Landau-Kleffner Syndrome

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PatientPlus articles are written by UK doctors and are based on research evidence, UK and European Guidelines. They are designed for health professionals to use, so you may find the language more technical than the condition leaflets.

See also: Aphasia (Dysphasia) written for patients
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Synonyms: acquired epileptic aphasia

Landau-Kleffner syndrome is an acquired aphasia secondary to an epileptic disturbance affecting a cortical area involved in verbal processing.[1] Affected children who have developed age-appropriate speech then experience language regression with verbal auditory agnosia, abnormal epileptiform activity, behavioural disturbances, and sometimes overt seizures.[2] Landau and Kleffner initially described acquired epileptic aphasia in 1957.[3] Landau-Kleffner syndrome has three features:[4]

  • An acquired receptive aphasia.
  • Temporoparietal spike-wave discharges in the awake state.
  • Frequent generalised spike-wave discharges in sleep (electrical status epilepticus in sleep (ESES)).
  • The syndrome has been thought to be very rare but, with improved diagnostic techniques, the known prevalence may increase significantly.
  • Currently, over 200 cases have been described in world literature.
  • There is a slight increase in incidence in boys.
  • Most cases do not have a well-defined cause. A few cases appear to have been secondary to low-grade brain tumours, closed head injury, neurocysticercosis and demyelinating disease.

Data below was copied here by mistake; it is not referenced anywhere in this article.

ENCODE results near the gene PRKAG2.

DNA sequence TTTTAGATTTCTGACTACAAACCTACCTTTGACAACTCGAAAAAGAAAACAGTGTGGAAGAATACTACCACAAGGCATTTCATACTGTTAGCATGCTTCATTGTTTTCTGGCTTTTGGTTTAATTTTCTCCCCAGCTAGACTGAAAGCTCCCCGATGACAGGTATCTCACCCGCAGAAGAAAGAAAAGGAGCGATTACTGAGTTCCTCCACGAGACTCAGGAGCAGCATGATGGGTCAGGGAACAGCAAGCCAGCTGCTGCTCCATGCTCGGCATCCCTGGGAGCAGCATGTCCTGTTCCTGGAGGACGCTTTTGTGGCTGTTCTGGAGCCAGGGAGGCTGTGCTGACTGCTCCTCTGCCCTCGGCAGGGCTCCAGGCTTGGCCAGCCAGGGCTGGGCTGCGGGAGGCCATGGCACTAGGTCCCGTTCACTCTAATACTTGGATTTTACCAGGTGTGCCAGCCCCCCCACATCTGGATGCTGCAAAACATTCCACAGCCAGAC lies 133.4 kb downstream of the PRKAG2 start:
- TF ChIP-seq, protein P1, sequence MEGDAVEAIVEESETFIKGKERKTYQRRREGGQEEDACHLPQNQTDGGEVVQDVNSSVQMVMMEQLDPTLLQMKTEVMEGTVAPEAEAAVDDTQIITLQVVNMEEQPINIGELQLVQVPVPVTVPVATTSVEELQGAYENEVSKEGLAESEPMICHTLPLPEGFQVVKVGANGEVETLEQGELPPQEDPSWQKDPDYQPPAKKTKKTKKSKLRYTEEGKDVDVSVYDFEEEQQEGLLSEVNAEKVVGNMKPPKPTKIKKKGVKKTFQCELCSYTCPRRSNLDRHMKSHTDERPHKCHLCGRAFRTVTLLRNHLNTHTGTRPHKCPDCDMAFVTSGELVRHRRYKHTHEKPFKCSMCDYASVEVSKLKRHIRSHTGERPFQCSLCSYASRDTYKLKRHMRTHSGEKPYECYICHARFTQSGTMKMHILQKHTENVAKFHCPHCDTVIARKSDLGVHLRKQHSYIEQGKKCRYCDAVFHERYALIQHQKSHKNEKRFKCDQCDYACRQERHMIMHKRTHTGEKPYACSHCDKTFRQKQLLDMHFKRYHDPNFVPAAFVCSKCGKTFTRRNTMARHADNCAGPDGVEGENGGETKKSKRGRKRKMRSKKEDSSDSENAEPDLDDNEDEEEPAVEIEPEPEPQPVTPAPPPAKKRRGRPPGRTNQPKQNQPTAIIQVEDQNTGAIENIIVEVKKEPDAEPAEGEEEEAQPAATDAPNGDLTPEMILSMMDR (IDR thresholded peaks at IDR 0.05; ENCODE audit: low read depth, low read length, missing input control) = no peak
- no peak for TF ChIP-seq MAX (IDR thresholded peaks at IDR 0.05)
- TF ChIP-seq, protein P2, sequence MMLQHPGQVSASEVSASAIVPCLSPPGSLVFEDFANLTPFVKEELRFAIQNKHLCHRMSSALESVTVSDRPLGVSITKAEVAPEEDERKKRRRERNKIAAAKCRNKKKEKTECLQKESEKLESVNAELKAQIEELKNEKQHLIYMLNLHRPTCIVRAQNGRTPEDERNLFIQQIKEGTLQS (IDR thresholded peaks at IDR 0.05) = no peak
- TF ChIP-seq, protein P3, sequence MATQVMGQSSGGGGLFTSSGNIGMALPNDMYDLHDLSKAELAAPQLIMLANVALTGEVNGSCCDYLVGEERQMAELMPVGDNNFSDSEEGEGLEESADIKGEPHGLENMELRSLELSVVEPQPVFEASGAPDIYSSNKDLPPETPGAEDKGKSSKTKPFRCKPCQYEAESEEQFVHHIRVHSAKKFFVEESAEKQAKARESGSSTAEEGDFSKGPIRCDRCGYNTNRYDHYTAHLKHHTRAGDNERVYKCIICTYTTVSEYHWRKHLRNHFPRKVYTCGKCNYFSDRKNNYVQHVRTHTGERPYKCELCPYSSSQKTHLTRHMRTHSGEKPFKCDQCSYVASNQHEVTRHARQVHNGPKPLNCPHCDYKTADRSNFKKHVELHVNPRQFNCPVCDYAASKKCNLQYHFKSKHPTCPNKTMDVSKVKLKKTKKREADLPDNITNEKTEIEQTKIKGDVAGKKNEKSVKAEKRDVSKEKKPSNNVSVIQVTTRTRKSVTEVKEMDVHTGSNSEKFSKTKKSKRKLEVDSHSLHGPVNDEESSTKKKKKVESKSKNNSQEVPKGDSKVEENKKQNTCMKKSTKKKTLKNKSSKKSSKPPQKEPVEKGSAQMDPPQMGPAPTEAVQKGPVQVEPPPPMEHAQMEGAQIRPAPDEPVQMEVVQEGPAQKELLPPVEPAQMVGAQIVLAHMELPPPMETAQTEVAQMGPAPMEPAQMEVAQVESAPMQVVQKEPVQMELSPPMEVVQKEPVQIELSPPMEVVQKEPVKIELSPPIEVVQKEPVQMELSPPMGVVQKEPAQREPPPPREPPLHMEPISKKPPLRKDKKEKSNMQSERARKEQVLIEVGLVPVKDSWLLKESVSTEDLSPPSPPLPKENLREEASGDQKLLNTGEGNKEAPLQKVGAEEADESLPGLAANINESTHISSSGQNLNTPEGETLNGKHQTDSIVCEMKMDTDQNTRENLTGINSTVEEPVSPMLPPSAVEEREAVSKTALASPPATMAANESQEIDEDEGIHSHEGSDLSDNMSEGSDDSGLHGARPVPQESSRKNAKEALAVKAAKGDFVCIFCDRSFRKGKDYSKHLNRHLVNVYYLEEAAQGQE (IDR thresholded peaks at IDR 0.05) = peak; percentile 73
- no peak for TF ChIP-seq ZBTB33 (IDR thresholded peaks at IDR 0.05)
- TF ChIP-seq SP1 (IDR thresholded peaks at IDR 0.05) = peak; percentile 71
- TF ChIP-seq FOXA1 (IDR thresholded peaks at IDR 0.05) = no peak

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  • Onset of aphasia is usually between the ages of 3 and 8 years.
  • The syndrome is typically characterised by an abrupt or gradual loss of language ability and inattentiveness to sound (auditory agnosia).
  • Receptive language is often severely impaired.
  • Reading and writing may be preserved.
  • The child may be completely mute or have severe expressive speech problems.
  • Seizures occur in most cases and usually present between the ages of 4 and 10 years.
  • Seizures may be partial, generalised tonic-clonic, absence or myoclonic.
  • Many affected children have behavioural disturbances, including hyperactivity and decreased attention span, aggression and attacks of rage.
  • MRI is essential to rule out cerebrovascular thromboembolism, brain tumours, demyelination, neurodegenerative disease and central nervous system infections.
  • Fluorodeoxyglucose positron emission tomography (FDG-PET) imaging reveals decreased metabolism in one or both temporal lobes. Single-photon emission computed tomography (SPECT) of the brain demonstrates decreased perfusion of the left temporal lobe.
  • EEG: abnormalities are present in this syndrome but no consensus exists about what constitutes typical abnormalities.
  • Brainstem auditory evoked potentials and hearing tests.
  • Patients have special educational needs and require speech therapy. Speech therapy, including sign language, and a number of classroom and behavioural interventions, is beneficial.[2]
  • Psychotherapy may be indicated.